Vol 25, No 5 (2018)
Original articles — Interventional cardiology
Published online: 2018-08-24

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Clinical impact of routine angiographic follow-up after percutaneous coronary interventions on unprotected left main

Cristina Aurigemma1, Francesco Burzotta1, Italo Porto1, Giampaolo Niccoli1, Antonio Maria Leone1, Filippo Crea1, Carlo Trani1
Pubmed: 30155864
Cardiol J 2018;25(5):582-588.


Background: Patients undergoing percutaneous coronary intervention (PCI) with drug-eluting stent (DES) on unprotected left main (ULM) represent a complex subset. The role of routine coronary angiography at follow up in this subset remains debated.

Methods: At the documented center, all patients undergoing successful PCI on ULM lesions performing angiographic follow-up is suggested, but adherence to such a recommendation is inhomogeneous. Consecutive patients undergoing DES PCI on ULM were enrolled and experienced no adverse events during the first 6 months. Patients were then allocated to two groups: those undergoing routine control angiography (CA) and those undergoing clinical follow-up (CF). Primary endpoint was major adverse cardiac events (MACE) defined as cardiac death, myocardial infarction and urgent repeat target vessel revascularization.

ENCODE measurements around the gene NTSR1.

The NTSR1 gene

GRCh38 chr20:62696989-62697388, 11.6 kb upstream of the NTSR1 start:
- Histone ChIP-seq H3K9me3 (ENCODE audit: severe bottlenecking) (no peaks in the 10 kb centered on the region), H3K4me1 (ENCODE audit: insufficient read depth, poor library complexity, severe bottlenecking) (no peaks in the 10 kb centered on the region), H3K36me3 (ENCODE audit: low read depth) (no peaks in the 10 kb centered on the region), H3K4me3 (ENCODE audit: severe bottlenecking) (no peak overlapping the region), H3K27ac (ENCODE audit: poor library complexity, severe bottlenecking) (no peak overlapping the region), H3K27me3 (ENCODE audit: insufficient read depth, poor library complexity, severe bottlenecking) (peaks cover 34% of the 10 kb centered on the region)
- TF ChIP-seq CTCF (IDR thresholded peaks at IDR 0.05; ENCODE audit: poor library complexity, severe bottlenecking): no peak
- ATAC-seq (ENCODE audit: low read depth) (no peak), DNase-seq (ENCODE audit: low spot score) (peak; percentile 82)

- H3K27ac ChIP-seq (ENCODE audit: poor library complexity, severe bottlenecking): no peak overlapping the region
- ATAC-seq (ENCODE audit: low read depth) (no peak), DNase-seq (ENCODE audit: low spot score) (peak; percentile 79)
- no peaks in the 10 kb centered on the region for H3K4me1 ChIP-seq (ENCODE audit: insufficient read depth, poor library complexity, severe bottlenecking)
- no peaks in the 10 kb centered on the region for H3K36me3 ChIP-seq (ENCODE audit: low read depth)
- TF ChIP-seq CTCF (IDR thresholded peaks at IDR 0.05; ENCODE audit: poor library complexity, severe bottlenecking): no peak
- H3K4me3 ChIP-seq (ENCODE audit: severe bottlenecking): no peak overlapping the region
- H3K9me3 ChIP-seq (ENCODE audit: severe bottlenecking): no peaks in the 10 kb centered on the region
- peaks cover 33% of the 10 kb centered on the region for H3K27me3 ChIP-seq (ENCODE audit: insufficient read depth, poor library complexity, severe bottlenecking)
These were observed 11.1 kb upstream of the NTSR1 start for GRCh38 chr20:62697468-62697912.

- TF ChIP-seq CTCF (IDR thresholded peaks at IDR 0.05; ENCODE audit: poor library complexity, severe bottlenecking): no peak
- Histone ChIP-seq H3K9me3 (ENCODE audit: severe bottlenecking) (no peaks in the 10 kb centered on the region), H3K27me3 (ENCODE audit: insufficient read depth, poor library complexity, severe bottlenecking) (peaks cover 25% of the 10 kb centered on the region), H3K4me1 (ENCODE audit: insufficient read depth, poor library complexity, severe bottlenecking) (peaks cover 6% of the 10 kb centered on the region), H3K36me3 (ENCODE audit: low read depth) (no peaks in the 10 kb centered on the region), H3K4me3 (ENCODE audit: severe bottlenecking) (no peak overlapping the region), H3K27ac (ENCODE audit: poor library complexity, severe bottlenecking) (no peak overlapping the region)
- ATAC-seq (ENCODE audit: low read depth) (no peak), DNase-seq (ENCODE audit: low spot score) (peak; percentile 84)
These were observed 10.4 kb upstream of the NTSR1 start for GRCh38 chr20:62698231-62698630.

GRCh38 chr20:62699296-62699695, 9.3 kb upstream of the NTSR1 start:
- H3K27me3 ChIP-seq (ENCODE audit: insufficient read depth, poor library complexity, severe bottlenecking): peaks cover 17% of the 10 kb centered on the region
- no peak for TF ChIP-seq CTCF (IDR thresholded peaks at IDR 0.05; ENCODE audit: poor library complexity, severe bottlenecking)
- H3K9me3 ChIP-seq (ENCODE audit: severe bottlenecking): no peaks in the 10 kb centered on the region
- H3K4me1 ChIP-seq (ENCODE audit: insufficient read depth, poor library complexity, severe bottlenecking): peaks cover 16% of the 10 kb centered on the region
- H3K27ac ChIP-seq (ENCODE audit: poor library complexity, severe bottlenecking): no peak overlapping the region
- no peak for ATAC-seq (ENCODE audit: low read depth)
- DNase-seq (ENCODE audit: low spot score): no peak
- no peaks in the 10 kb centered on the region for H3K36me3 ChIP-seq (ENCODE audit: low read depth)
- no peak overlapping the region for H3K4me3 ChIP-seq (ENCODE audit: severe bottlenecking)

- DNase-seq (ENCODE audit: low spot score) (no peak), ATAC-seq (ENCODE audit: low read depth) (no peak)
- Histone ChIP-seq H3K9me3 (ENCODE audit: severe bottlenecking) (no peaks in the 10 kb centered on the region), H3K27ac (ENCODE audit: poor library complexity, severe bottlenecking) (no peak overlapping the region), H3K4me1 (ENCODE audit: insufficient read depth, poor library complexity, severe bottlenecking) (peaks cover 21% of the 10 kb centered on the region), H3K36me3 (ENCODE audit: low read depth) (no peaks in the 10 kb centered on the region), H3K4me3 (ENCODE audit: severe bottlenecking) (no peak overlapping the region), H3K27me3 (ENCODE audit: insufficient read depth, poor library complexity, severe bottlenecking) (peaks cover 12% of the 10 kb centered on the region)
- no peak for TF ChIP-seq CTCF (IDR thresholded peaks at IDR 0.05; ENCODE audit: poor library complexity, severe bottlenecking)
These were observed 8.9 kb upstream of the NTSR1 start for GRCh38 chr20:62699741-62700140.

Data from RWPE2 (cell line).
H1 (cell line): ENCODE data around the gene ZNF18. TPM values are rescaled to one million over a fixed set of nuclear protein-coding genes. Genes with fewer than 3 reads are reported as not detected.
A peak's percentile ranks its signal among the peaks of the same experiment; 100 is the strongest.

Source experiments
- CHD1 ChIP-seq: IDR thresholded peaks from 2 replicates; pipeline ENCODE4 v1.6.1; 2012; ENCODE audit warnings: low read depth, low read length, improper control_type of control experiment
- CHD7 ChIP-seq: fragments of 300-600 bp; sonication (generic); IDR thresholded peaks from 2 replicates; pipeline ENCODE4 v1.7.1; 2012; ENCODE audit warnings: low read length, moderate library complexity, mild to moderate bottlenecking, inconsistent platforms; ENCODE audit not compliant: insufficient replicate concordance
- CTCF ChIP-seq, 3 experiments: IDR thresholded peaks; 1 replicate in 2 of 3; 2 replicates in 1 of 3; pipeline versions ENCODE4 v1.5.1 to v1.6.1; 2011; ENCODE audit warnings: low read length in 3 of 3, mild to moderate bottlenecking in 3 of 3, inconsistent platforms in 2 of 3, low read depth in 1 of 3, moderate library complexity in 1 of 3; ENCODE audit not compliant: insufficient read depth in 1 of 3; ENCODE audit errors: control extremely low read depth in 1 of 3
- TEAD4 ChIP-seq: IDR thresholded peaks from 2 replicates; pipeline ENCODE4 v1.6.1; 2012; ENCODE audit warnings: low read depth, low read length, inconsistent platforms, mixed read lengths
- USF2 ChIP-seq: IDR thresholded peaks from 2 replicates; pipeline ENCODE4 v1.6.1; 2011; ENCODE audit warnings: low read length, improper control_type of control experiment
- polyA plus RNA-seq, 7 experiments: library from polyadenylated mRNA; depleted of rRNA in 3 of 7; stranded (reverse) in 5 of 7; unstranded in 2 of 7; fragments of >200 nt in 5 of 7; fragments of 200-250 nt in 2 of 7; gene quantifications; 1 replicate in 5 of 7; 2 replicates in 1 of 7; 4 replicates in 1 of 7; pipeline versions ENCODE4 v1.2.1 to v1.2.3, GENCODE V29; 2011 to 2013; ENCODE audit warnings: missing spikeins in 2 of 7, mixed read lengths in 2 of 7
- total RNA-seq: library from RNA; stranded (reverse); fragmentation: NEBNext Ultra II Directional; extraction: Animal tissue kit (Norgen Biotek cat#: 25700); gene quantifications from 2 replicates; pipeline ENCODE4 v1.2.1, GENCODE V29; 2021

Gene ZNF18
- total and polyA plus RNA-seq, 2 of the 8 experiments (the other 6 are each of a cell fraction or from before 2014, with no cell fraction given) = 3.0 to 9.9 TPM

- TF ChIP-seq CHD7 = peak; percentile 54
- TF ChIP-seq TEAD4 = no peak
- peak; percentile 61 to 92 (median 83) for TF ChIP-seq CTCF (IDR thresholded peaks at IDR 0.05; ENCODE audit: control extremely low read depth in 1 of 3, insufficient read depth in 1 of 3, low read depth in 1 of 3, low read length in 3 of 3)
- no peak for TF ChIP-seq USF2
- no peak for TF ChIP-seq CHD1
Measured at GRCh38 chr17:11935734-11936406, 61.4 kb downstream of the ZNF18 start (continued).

Results: A total of 190 patients underwent successful DES implantation on ULM and the study population was without early events. CA was performed at 6 months after the index procedure in 91 (48%) patients. After 35 ± 21 months, MACE rates were significantly more common in the CF group as compared with the CA group (16.2% vs. 4.3%, p = 0.009). At multivariable analysis, CA was associated with reduced MACE risk (HR 0.13, 95% CI 0.1–0.7, p = 0.028). Of note, this was mainly driven by higher cardiac death rate in those undergoing CF than in those undergoing CA (p = 0.01).

Conclusions: CA after complex PCI, such as ULM PCI, is associated with reduced MACE. Such an observation calls for appropriately designed randomized trials.

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